The Chaudière Ring Dam

19 December 1908

It would be hard to underestimate the importance of the Chaudière Falls to the development of the city of Ottawa. Along with the Rideau Canal, the city owes its existence to the power that was (and continues to be) generated at the Falls. Indeed, one could argue that without the Falls, the lumber industry, which was the economic life blood of the city through the nineteenth century, would have located elsewhere. And without its mills, it’s hard to imagine that little Ottawa would have been a viable candidate to be the capital of Canada in 1857 notwithstanding its ideal location.

From the early nineteenth century, settlers recognized the energy potential of the Falls. Lumber mills popped up on both sides of the River as well as on the islands that straddle the border between Ontario and Quebec, including the Wright’s, Chaudière, Victoria, Albert and Amelia Islands. Logs cut in the Ottawa hinterland were floated down the Ottawa River and its tributaries to these mills. In the years before electricity, the mills were powered by water wheels.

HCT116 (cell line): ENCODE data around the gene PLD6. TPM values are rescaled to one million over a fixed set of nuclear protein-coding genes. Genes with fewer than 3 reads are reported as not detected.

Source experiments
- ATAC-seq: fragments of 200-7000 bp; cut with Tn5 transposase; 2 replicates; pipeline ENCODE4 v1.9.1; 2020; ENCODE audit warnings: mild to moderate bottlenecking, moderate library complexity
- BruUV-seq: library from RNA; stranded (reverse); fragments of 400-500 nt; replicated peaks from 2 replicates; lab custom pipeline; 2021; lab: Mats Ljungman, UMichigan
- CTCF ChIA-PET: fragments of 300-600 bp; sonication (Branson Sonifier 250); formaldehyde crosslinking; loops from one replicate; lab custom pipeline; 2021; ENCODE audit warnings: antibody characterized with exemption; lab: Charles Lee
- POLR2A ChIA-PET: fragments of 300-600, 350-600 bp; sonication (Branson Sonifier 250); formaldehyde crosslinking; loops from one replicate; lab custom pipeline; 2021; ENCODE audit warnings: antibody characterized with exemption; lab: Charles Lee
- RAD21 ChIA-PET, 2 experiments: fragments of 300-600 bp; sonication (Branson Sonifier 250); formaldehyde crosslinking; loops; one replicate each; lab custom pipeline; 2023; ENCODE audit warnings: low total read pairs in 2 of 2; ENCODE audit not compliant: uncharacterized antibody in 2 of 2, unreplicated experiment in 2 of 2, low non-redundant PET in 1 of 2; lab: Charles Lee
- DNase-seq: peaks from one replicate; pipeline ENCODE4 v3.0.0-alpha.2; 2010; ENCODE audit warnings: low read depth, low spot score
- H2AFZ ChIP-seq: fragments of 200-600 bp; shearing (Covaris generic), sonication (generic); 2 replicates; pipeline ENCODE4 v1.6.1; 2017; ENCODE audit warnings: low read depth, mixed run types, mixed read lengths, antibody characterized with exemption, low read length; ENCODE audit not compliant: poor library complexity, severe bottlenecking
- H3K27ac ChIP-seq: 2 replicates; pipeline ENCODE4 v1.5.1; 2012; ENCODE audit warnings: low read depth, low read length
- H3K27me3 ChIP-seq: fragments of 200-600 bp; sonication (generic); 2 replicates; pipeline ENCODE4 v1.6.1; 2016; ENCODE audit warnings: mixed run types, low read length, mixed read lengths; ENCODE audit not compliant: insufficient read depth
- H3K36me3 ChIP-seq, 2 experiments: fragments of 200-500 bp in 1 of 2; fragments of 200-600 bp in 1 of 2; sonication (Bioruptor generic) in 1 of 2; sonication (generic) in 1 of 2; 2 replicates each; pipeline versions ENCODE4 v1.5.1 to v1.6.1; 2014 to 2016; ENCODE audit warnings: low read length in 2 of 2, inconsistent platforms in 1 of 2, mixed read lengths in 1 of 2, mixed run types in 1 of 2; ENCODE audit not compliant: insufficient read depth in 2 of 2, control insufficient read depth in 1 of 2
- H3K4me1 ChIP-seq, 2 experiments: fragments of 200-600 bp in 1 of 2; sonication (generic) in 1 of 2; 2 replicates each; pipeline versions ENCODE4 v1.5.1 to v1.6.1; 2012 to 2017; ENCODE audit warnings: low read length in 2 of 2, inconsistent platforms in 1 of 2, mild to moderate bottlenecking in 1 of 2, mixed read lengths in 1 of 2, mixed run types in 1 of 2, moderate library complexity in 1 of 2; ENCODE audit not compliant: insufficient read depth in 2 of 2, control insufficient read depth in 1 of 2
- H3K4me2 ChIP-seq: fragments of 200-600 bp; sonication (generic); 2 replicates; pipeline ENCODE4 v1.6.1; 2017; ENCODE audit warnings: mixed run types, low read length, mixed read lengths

By the early 1880s, water-powered turbines had advanced to the point where it was economic to convert the energy of flowing water into electricity. The first hydro-electric plant in North America opened in 1881 on the U.S. side of the Niagara Falls. That same year, E.B. Eddy used a generator run by waterpower to power arc lights in his lumber, match and woodenware factory in Hull.

By the mid-1890s, Ottawa was known as the “Electric City,” due importantly to the development of electrical power made possible by harnessing the Chaudière Falls. At the time, it was estimated that 20 per cent of Ottawa’s population and 75 per cent of Hull’s population were directly dependent on the Falls for their livelihoods.